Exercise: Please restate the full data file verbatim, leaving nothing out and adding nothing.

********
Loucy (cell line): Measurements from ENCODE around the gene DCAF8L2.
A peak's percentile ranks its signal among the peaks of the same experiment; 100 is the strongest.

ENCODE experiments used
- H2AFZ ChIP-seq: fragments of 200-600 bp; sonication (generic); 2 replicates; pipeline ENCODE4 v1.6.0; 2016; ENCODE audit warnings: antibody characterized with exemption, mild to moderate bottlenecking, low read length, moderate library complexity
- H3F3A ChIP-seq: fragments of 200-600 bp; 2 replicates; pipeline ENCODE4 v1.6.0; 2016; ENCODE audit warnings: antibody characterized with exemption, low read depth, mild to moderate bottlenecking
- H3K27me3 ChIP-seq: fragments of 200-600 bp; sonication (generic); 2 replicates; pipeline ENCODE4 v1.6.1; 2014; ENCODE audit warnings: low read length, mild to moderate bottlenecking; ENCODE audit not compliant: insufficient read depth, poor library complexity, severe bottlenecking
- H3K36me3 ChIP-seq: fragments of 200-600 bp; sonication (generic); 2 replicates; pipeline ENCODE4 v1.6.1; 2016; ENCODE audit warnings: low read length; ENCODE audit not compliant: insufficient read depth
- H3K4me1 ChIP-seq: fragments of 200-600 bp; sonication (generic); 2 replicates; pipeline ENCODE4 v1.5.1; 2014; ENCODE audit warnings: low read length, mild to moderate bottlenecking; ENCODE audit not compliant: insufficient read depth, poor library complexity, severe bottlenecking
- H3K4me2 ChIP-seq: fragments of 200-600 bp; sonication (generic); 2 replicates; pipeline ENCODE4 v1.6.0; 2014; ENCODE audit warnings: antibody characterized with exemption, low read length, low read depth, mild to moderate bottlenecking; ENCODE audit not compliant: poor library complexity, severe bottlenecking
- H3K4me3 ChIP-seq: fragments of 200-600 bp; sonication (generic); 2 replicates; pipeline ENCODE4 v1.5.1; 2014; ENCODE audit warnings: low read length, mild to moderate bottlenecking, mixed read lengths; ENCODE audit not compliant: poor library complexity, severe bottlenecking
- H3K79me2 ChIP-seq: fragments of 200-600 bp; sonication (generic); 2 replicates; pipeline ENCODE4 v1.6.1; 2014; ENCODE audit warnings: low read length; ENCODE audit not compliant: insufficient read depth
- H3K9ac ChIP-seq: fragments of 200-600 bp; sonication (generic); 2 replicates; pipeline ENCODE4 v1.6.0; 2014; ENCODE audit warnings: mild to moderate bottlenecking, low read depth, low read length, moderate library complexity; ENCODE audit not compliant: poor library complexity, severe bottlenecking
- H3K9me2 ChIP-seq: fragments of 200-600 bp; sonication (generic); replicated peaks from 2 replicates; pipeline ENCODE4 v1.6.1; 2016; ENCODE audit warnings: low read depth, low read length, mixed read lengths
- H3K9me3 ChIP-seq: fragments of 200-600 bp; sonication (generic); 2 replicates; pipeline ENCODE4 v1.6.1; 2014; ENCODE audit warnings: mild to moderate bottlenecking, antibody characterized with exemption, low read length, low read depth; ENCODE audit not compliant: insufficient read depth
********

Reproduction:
Loucy (cell line): Measurements from ENCODE around the gene DCAF8L2.
A peak's percentile ranks its signal among the peaks of the same experiment; 100 is the strongest.

ENCODE experiments used
- H2AFZ ChIP-seq: fragments of 200-600 bp; sonication (generic); 2 replicates; pipeline ENCODE4 v1.6.0; 2016; ENCODE audit warnings: antibody characterized with exemption, mild to moderate bottlenecking, low read length, moderate library complexity
- H3F3A ChIP-seq: fragments of 200-600 bp; 2 replicates; pipeline ENCODE4 v1.6.0; 2016; ENCODE audit warnings: antibody characterized with exemption, low read depth, mild to moderate bottlenecking
- H3K27me3 ChIP-seq: fragments of 200-600 bp; sonication (generic); 2 replicates; pipeline ENCODE4 v1.6.1; 2014; ENCODE audit warnings: low read length, mild to moderate bottlenecking; ENCODE audit not compliant: insufficient read depth, poor library complexity, severe bottlenecking
- H3K36me3 ChIP-seq: fragments of 200-600 bp; sonication (generic); 2 replicates; pipeline ENCODE4 v1.6.1; 2016; ENCODE audit warnings: low read length; ENCODE audit not compliant: insufficient read depth
- H3K4me1 ChIP-seq: fragments of 200-600 bp; sonication (generic); 2 replicates; pipeline ENCODE4 v1.5.1; 2014; ENCODE audit warnings: low read length, mild to moderate bottlenecking; ENCODE audit not compliant: insufficient read depth, poor library complexity, severe bottlenecking
- H3K4me2 ChIP-seq: fragments of 200-600 bp; sonication (generic); 2 replicates; pipeline ENCODE4 v1.6.0; 2014; ENCODE audit warnings: antibody characterized with exemption, low read length, low read depth, mild to moderate bottlenecking; ENCODE audit not compliant: poor library complexity, severe bottlenecking
- H3K4me3 ChIP-seq: fragments of 200-600 bp; sonication (generic); 2 replicates; pipeline ENCODE4 v1.5.1; 2014; ENCODE audit warnings: low read length, mild to moderate bottlenecking, mixed read lengths; ENCODE audit not compliant: poor library complexity, severe bottlenecking
- H3K79me2 ChIP-seq: fragments of 200-600 bp; sonication (generic); 2 replicates; pipeline ENCODE4 v1.6.1; 2014; ENCODE audit warnings: low read length; ENCODE audit not compliant: insufficient read depth
- H3K9ac ChIP-seq: fragments of 200-600 bp; sonication (generic); 2 replicates; pipeline ENCODE4 v1.6.0; 2014; ENCODE audit warnings: mild to moderate bottlenecking, low read depth, low read length, moderate library complexity; ENCODE audit not compliant: poor library complexity, severe bottlenecking
- H3K9me2 ChIP-seq: fragments of 200-600 bp; sonication (generic); replicated peaks from 2 replicates; pipeline ENCODE4 v1.6.1; 2016; ENCODE audit warnings: low read depth, low read length, mixed read lengths
- H3K9me3 ChIP-seq: fragments of 200-600 bp; sonication (generic); 2 replicates; pipeline ENCODE4 v1.6.1; 2014; ENCODE audit warnings: mild to moderate bottlenecking, antibody characterized with exemption, low read length, low read depth; ENCODE audit not compliant: insufficient read depth